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Stedman and Hutchinson, comps. A Library of American Literature:
An Anthology in Eleven Volumes. 1891.
Vols. IX–XI: Literature of the Republic, Part IV., 1861–1889


By Henry Wadsworth Longfellow (1807–1882)

[From Poetical Works. 1887.]

HOW beautiful it was, that one bright day

In the long week of rain!

Though all its splendor could not chase away

The omnipresent pain.

The lovely town was white with apple-blooms,

And the great elms o’erhead

Dark shadows wove on their aerial looms,

Shot through with golden thread.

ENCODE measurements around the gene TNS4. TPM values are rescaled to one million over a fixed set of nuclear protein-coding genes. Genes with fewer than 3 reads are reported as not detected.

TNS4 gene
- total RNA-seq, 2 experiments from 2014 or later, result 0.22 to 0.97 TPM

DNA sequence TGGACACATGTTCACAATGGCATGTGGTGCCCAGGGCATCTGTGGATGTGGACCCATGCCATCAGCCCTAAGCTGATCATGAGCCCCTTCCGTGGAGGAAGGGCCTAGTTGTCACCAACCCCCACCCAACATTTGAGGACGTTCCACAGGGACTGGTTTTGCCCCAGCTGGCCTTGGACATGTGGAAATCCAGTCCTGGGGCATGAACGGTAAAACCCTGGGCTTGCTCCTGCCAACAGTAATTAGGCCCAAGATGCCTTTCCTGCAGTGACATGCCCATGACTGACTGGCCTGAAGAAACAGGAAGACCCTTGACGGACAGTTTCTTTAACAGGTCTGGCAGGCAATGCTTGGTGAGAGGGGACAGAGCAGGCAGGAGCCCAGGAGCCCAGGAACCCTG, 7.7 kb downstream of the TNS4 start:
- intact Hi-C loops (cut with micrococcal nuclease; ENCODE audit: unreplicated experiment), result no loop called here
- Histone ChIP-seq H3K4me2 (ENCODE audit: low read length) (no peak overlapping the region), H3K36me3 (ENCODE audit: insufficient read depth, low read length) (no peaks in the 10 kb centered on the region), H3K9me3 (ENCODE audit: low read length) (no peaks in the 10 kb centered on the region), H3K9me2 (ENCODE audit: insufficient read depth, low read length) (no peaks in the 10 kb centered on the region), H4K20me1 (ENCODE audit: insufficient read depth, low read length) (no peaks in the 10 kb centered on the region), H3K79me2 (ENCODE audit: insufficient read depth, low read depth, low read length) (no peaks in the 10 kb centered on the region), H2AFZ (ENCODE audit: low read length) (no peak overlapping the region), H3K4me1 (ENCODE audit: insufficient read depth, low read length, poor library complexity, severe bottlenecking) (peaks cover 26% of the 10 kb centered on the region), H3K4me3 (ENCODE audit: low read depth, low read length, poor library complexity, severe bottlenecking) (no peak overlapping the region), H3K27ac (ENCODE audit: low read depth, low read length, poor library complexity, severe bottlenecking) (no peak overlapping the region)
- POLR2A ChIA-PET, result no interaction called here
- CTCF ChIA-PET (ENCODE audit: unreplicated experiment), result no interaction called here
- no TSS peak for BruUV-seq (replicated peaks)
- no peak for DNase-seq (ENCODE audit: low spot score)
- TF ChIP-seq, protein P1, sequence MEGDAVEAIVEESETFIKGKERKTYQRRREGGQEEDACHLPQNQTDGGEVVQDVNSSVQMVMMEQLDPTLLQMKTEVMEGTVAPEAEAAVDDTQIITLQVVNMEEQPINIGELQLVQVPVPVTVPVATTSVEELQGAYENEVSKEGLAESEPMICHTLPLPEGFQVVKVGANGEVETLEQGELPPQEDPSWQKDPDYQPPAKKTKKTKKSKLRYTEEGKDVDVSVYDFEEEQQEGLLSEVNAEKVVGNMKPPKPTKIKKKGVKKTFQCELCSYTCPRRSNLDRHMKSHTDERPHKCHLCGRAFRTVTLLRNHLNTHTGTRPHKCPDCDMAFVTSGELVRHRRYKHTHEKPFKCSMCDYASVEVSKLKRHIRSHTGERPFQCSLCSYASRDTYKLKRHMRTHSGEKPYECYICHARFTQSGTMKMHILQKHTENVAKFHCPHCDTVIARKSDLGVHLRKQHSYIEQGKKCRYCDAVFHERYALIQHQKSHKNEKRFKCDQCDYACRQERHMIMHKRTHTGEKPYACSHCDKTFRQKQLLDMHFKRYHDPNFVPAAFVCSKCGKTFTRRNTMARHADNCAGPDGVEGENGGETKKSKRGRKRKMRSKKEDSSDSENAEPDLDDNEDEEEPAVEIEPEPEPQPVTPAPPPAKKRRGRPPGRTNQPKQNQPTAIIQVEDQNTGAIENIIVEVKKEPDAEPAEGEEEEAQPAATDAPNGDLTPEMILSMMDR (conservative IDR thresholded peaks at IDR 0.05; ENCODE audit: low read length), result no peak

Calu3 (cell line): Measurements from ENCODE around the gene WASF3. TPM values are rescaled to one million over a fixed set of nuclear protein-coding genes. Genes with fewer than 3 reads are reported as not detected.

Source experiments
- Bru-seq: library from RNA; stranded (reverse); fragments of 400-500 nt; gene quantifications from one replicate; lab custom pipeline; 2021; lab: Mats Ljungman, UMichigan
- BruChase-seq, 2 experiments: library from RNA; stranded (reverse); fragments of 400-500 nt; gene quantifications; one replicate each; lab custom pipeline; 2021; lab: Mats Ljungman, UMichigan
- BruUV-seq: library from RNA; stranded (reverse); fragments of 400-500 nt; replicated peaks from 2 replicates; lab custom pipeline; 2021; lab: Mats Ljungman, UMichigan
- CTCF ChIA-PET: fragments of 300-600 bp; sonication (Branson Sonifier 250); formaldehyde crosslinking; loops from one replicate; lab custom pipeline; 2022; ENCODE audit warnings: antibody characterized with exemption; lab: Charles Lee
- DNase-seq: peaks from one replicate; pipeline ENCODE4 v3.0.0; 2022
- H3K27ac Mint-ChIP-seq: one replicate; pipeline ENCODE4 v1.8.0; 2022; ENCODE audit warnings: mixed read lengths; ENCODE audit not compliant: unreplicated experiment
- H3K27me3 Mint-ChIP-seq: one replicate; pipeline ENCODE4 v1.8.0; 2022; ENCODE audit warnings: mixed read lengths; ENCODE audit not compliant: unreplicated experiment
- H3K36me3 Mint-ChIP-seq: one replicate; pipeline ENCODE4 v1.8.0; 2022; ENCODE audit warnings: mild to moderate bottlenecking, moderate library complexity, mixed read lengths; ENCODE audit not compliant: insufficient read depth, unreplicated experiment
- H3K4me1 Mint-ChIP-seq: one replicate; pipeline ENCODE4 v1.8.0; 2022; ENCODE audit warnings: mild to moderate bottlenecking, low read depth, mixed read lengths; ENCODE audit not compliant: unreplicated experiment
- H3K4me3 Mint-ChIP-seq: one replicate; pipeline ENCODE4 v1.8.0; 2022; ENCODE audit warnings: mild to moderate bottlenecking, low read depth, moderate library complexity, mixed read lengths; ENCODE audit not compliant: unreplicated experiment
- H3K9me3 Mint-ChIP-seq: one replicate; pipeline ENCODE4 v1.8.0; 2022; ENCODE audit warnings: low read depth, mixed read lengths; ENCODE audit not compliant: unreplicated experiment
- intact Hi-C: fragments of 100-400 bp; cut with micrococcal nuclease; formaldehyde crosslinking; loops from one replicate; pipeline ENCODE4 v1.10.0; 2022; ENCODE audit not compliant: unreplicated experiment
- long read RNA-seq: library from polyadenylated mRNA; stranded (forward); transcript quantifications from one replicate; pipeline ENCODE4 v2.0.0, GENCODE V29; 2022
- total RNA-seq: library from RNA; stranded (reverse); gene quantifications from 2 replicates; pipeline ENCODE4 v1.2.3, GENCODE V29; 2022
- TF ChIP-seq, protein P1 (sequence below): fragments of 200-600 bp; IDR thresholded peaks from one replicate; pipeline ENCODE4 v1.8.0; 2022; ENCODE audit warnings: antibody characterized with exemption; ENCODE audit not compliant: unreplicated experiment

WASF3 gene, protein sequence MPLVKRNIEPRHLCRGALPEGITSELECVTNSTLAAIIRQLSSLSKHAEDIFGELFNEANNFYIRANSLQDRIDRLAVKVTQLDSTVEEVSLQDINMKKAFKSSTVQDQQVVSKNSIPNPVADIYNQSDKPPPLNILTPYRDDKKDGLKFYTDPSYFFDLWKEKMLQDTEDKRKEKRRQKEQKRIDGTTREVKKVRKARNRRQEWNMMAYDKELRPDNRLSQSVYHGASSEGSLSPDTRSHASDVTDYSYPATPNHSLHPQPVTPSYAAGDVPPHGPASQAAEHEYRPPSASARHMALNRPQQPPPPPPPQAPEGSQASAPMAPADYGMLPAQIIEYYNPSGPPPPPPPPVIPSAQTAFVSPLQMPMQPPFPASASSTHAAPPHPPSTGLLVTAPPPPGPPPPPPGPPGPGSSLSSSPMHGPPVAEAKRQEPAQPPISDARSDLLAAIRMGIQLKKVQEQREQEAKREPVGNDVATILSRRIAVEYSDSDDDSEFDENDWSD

Across the meadows, by the gray old manse,

The historic river flowed:

I was as one who wanders in a trance,

Unconscious of his road.

The faces of familiar friends seemed strange:

Their voices I could hear,

And yet the words they uttered seemed to change

Their meaning to my ear.

For the one face I looked for was not there,

The one low voice was mute;

Only an unseen presence filled the air,

And baffled my pursuit.

Now I look back, and meadow, manse, and stream

Dimly my thought defines;

I only see—a dream within a dream—

The hill-top hearsed with pines.

I only hear above his place of rest

Their tender undertone,

The infinite longings of a troubled breast,

The voice so like his own.

There in seclusion and remote from men

The wizard hand lies cold,

Which at its topmost speed let fall the pen,

And left the tale half told.

Ah! who shall lift that wand of magic power,

And the lost clew regain?

The unfinished window in Aladdin’s tower

Unfinished must remain!